Negative Versus Positive Thinking
Written by: Alton Eckel, LMHC Family Counseling Associates of Andover

Have you ever wondered why when something goes wrong you play it over and over again in your head while an accomplishment is forgotten in one night? Or why a great date can be overshadowed by one slightly embarrassing moment? It turns out that humans are neurologically wired to focus on negative thoughts. When we stimulate the amygdala, the part of the brain that plays a key role in our emotions, it becomes aroused and creates an imprinted memory of a situation, which can cause us to associate being nervous about a meeting at work to be associated with being fired from a previous job. 

The reason for this negative bias is a form of self-protection; we need to remember the lion that might try to eat us more than we need to remember the time we gathered delicious berries in order to survive. The kicker is that we are no longer running from lions, but we still have a primal response to hold on to the negative.

Negative thoughts and experiences have a stronger impact than positive ones. It’s much more natural and easier to remember bad things, they lead to demotivation, lower productivity, being less creative, and decrease our ability to make decisions. The lasting effect of negative thoughts and experiences is three times as powerful as positive thoughts and experiences. We actually end up creating a negative feedback loop that continues to cycle through our brain and strengthen that negativity. Our brain learns which areas are used more often and these areas become more automatic.

So, are we doomed to be negative creatures? The answer is NO! Basic neurology describes that every time you reactivate a circuit synaptic efficiency increase and connections become more durable and easier to reactivate. Dr Walter Chen, the CEO of iDoneThis and corporate advocate for positivity in the workplace, states, “We can harness the brain’s plasticity by training our brain to make positive patterns more automatic”. Think of having mindful positive thoughts as mental push ups; the first time you do a few push ups they’re incredibly difficult, but within a few weeks you can do them without breaking a sweat or thinking about your form. Below are proven techniques to increase your ability to retrain your brain to focus on the positive:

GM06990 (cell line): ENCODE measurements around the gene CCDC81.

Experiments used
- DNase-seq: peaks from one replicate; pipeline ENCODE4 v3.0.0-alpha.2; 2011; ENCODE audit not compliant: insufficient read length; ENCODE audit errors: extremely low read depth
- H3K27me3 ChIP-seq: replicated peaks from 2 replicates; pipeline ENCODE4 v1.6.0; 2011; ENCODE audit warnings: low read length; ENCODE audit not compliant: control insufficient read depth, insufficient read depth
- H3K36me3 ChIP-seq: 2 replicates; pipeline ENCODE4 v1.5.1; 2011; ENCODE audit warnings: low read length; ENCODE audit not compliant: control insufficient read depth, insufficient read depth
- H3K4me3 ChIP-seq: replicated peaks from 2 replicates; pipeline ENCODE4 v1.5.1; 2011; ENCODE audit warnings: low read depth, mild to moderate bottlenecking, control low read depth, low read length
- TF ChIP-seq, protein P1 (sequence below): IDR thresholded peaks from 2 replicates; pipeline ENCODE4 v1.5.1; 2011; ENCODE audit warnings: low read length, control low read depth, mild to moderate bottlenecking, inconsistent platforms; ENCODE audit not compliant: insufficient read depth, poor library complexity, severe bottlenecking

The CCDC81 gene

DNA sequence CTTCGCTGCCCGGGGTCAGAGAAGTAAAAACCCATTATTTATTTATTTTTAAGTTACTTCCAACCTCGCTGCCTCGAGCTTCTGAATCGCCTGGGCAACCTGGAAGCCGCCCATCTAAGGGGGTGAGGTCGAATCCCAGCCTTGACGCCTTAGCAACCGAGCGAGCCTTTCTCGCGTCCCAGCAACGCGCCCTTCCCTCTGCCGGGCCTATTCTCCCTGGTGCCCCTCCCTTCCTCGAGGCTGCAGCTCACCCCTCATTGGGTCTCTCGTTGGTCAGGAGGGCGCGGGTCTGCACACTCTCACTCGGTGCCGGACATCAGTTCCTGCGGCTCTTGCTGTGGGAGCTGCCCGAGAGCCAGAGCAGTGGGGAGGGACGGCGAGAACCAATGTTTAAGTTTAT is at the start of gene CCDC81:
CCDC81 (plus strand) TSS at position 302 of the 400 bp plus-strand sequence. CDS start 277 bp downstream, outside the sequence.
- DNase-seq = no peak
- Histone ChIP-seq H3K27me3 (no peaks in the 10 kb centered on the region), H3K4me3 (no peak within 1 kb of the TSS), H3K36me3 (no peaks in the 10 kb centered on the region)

1. State 3 positive things that occurred during your day before falling to sleep each night for at least one month. Research has found that it takes a month to solidify a habit and effectively train your mind.
  2. Give a daily compliment to someone else. Research has found that being positive toward others has the same effect as receiving something positive from someone else. One suggestion is sending a kind email daily.
  3. Increase your mindfulness and self awareness; research has found that simply being more aware of negative thoughts can help us to challenge them. By increasing our awareness of feedback loops we create in our brain we can begin to change the recordings.
  4. Acknowledge the positive aspect of negative thoughts: they generate anxiety which can be motivating and provide us with nervous energy. Take that worry and anger and channel it unto achieving something you want!

Two books I recommend are “The Power of Positive Thinking “ by Norman Vincent Peale and “The Organized Mind” by Daniel J Levitin.

I wish you all luck and excitement for more positive thoughts, experiences, and awareness! Family Counseling Associates can also support you in developing and implementing more strategies for positive thinking to increase individual management of stress, anxiety and depression.

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